Linguistic commentary from a guy who takes things too literally

Picking Up a Prescription

Posted by Neal on June 24, 2011

My wife called me one morning this week, asking if I could pick up a prescription for her. As it happened, I was on my way to our grocery store and pharmacy anyway, so I said sure.

“It’s at Dr. M’s office,” she continued.

So much for combining errands. I said “OK,” but found the situation a bit odd. There have been times when I’ve picked up a prescription at a doctor’s office instead of the pharmacy, but only when the doctor was a veterinarian. This medicine must be something pretty unusual for the doctor himself to have to provide it.

I finished the grocery trip, and in the afternoon I went to the doctor’s office. Exactly what kind of powerful drug did these people have for my wife? The receptionist walked to an accordion folder, reached into a slot near the back, and pulled out … a slip of paper! Signed by the doctor, with the name of a medicine on it!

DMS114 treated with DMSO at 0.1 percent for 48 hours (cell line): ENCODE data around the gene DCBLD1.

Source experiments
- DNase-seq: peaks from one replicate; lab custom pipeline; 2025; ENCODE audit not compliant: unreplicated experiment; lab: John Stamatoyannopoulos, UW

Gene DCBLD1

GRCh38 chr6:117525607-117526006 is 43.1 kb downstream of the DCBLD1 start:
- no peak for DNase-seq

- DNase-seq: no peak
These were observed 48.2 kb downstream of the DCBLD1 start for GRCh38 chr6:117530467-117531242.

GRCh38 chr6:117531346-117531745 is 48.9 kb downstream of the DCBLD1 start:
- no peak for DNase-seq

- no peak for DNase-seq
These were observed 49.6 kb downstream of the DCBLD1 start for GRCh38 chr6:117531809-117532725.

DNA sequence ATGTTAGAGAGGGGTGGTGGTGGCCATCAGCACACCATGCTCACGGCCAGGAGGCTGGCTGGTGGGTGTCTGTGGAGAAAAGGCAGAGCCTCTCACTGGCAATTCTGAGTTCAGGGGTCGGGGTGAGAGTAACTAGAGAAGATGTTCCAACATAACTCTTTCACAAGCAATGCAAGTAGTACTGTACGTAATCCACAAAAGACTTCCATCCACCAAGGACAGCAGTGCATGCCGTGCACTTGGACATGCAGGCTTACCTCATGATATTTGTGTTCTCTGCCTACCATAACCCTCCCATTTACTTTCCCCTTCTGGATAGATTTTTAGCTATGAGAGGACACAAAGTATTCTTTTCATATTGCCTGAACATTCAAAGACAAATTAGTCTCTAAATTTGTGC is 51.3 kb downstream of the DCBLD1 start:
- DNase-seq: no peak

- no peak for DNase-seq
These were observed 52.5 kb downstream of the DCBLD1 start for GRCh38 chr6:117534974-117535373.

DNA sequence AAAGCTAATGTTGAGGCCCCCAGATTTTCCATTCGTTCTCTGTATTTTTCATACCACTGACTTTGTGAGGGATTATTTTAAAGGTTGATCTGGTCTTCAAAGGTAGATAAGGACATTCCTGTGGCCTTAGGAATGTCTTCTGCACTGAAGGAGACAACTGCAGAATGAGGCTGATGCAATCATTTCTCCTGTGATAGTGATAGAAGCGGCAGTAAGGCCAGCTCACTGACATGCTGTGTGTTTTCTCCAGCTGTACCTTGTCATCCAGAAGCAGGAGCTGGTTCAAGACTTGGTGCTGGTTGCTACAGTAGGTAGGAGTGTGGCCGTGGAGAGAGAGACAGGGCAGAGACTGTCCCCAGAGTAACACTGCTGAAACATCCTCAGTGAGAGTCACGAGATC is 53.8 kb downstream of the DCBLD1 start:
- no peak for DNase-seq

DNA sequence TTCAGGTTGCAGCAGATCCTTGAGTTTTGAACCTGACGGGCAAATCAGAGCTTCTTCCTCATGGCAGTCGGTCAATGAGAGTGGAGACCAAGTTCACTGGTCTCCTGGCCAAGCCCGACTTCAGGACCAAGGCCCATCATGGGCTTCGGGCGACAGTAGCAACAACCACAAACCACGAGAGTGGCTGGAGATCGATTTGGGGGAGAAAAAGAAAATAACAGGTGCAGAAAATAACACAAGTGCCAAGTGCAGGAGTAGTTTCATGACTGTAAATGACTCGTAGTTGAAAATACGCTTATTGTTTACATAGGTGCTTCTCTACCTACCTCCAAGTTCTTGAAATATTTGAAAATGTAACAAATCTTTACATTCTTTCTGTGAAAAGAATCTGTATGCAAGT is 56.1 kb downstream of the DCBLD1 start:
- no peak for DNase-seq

Suddenly I remembered that doctors often provide patients such pieces of paper, and that these pieces of paper are called prescriptions. Of course, when you give your pharmacist one of these papers with the name of a medicine on it, and they sell you a bottle of that actual medicine, that’s a prescription, too. I’ve got to learn to keep those straight.

2 Responses to “Picking Up a Prescription”

  1. viola said

    Just perused an article titled “Tricks to calm bathroom decor”. My mind went three different ways with THAT one.

  2. It’s not very literal-minded to understand “prescription” as “a bottle of that actual medicine”.

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